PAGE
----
If you can’t see clearly, take a step away. Or ask a trusted friend. Or get away from things for a bit. I use stepping away all the time. Always have. When I was a teenager, I used to drive up to a picnic table at the foot of the Sandia mountains in Albuquerque. Sitting there, gazing out at the cars, houses and various constructs of human beings in relation to the larger landscape of the Rio Grande valley and surrounding mountains… well, it made the issues of who liked whom and my own angst pretty darned small. Getting a proper perspective meant I could shake them off on get on with everything. Thank goodness!

So, proper perspective. Get it. Know it. Live it. (Oh, I think that’s a quote from a movie. Don’t recall which one.) This may not be a situation where total obliteration of all standing structures is at hand. Maybe just a turn to the left. It might be a “bloom where you’re planted” kind of thing. Before you start tearing apart everything in sight, and having a possibly huge effect on the people around you, ask yourself whether your perspective might not be a little skewed. Better to ask now than regret later. Lots of things we do in the frenzy of the moment cannot be undone later. And if it really is a situation that requires total obliteration, well, you’ll at least have verified that it’s so before detonating. That can’t be a bad thing.

Here’s another useful TtKiM. I’ll try not to go on and on about it.

Give it a rest.

I really mean it. Just put the whole thing aside from time to time. I remember being advised to do this at one point when I was in my early thirties. (Just a short time ago! ahem…) My cousin, Jeff, said to me “Okay, okay. But can you just take a week off from thinking about this? Put it to the side. Don’t dwell on it. Then come back to it later?!?!” At the time, I had no idea why he would suggest such a thing.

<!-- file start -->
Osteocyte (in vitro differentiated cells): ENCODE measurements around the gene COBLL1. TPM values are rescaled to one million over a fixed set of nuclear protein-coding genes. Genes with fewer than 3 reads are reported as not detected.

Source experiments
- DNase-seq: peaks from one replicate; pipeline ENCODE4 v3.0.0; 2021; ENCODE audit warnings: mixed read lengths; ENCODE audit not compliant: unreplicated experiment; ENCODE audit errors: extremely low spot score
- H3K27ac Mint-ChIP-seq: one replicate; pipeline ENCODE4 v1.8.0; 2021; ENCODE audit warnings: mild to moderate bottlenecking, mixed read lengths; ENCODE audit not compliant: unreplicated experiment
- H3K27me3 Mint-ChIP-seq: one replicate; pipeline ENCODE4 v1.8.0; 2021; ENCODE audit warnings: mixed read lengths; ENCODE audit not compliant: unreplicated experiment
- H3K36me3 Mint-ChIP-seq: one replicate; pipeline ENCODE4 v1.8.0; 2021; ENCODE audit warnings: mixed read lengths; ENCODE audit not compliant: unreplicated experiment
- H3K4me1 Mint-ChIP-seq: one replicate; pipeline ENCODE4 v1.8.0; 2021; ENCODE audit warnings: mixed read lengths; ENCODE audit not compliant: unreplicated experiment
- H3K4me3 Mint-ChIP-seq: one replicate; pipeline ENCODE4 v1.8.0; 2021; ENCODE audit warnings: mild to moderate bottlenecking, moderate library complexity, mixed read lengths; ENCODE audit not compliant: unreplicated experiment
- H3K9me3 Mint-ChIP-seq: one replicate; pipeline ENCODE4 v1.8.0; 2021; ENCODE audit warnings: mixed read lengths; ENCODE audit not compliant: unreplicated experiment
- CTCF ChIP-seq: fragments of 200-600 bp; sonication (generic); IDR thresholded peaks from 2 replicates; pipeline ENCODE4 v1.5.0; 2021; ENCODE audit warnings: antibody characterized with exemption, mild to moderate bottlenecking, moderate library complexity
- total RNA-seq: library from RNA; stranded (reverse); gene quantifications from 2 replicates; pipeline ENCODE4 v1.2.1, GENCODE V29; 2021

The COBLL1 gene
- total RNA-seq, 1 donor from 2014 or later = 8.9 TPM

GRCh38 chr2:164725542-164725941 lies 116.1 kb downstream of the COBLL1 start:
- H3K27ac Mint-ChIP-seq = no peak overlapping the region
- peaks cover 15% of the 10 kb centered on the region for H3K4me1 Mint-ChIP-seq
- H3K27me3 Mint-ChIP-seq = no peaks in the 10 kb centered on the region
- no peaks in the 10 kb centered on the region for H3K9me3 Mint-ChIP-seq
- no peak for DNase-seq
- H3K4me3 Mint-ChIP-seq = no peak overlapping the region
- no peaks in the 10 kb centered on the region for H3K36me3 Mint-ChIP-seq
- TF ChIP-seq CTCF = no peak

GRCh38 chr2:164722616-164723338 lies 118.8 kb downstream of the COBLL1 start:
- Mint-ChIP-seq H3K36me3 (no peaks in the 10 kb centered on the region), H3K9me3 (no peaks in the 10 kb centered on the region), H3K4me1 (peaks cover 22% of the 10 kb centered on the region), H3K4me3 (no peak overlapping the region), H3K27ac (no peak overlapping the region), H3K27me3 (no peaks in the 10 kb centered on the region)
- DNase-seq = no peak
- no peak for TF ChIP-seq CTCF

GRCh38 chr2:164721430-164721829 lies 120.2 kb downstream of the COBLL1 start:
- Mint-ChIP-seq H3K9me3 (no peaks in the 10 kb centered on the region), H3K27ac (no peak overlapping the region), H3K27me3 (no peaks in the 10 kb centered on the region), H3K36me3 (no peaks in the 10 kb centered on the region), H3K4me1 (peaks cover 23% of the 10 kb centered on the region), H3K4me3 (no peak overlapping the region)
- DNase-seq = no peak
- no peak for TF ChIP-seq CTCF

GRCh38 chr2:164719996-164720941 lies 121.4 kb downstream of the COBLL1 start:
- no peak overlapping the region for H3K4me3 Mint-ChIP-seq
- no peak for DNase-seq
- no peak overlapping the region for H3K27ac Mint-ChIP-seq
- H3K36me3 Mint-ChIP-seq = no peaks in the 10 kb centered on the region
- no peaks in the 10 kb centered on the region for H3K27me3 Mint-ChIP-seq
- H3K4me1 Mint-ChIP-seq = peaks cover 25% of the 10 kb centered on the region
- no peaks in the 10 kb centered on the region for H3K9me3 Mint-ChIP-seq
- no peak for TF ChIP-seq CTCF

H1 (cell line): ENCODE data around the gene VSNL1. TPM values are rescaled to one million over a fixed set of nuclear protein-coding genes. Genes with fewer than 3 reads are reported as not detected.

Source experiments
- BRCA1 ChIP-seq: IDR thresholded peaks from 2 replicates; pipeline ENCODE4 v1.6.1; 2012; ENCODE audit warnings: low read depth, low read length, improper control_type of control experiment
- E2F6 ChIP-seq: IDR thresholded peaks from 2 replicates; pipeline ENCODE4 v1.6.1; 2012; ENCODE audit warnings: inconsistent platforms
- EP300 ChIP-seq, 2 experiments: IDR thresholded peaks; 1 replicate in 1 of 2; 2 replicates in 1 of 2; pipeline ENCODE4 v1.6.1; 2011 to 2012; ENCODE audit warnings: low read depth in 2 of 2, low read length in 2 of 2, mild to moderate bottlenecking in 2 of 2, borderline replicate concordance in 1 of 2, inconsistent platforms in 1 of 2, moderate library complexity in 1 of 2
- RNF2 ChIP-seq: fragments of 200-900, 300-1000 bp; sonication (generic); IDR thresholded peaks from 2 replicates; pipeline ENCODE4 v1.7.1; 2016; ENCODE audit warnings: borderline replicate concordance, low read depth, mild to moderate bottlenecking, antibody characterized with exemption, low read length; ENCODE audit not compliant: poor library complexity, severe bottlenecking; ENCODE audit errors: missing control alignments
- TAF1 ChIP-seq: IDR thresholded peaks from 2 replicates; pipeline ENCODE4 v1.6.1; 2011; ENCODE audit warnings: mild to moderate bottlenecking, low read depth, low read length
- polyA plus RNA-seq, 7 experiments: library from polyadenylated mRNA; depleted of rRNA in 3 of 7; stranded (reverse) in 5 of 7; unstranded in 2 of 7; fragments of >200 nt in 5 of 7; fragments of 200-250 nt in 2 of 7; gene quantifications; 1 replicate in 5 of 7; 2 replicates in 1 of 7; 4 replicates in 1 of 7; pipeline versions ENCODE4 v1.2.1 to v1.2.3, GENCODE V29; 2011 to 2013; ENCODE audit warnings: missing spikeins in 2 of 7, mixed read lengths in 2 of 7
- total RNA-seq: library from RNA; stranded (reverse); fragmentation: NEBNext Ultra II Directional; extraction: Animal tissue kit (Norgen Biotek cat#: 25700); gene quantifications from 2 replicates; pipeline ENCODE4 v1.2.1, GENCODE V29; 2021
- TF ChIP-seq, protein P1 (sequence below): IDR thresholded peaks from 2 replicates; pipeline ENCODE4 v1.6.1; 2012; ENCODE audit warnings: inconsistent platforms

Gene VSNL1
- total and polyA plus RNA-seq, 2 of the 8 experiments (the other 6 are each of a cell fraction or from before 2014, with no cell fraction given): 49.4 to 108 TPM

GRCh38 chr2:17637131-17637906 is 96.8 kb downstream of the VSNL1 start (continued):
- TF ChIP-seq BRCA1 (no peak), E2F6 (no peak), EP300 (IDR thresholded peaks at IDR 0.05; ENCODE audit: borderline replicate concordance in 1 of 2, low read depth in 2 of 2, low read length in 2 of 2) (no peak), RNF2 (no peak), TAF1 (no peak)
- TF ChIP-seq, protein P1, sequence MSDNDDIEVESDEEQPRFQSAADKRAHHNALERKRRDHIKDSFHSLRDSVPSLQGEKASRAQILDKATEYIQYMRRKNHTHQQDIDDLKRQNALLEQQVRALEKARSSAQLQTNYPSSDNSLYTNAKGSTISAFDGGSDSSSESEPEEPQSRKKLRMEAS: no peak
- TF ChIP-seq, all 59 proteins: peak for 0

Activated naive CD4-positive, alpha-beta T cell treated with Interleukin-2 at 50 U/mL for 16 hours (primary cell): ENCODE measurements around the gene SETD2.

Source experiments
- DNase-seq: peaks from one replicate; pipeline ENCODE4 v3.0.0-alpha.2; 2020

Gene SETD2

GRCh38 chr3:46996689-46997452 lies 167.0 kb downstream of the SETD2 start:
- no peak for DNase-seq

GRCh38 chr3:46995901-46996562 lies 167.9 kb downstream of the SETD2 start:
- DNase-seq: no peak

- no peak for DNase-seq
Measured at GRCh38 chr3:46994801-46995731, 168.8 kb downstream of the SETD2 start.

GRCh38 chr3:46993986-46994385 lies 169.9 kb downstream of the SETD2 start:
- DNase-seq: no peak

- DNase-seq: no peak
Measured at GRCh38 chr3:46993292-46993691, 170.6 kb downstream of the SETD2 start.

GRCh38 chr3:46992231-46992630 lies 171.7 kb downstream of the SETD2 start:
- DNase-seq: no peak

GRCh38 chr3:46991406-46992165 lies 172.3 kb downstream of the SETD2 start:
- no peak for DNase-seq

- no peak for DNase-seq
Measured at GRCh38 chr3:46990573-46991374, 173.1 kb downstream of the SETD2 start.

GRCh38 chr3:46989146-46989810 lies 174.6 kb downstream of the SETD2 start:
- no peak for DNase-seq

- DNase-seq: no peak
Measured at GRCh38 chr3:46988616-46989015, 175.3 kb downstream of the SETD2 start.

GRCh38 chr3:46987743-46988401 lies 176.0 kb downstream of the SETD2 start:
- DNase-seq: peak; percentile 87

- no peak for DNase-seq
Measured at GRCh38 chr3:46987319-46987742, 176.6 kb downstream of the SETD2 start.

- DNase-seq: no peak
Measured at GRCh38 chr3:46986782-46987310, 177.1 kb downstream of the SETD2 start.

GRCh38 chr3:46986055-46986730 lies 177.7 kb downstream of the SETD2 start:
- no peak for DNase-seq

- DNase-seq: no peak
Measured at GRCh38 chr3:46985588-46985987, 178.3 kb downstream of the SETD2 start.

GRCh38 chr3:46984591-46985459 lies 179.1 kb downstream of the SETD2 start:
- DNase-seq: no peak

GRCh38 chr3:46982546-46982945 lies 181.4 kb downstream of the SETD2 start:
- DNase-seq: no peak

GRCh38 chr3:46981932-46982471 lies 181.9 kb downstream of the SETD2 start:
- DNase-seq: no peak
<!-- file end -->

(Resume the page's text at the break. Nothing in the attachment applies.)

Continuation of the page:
What?!?! This is important! I have to think about it until I figure it out!!! Put it aside… <walks off, shaking head> Put it aside. What an idiot! To suggest such a thing.

Turns out, he was right. Like that damn Jackdaw. See? What did I say about parents and teachers and partners that have your best interest at heart? Add in family members and good friends. Love them. So annoyingly right though.

But what I didn’t understand then and do now is that putting the Big Thing aside for a short period of time is not “doing nothing”. It actually does a couple of very useful things! One, it allows your subconscious to take the lead in wrestling with the situation. Who knew such a thing was possible? Not me. I had no idea. But for some reason, I did eventually try his suggestion. I tried putting the tangled knot down. I made myself think of other things. Lo and behold, I turned my attention back around to find my subconscious had untangled the thing for me.

These days, I use this technique often. Running into a wall? Can’t figure out what to do? Obsessing over something that absolutely, positively cannot be solved right now? Set it aside. I mean it. Clarity shows up in the early hours of the morning. Answers well up out of nowhere during my afternoon walks. I’ve learned to make space for my subconscious to work. Consciously moving your thoughts away from where they want to run around (“on the hamster wheel” some call it) is a skill worth developing. I think meditation, yoga, drawing, certain forms of exercise and of course, techniques like Cognitive Behavioral Therapy (CBT for short. Hooray! An acronym! ❤️❤️❤️) help you practice. And for those who find themselves “in their head” much of the time, it’s an essential skill for survival.

Just give it a rest. Come back to it later. You will. And things will look different. You might even have gained a bit of ground.

So now, despite more things piling up on my head, I’ve GOT to go do other things. I really do. I’m going to take a dose of my own medicine and give it a rest.

One of my friends posted a question about how to address strong feelings that are deeply rooted, as we reboot. I have some thoughts on that. (Really!? No surprise there!) And I’ll write about them tomorrow.

Bon soir, mes amies!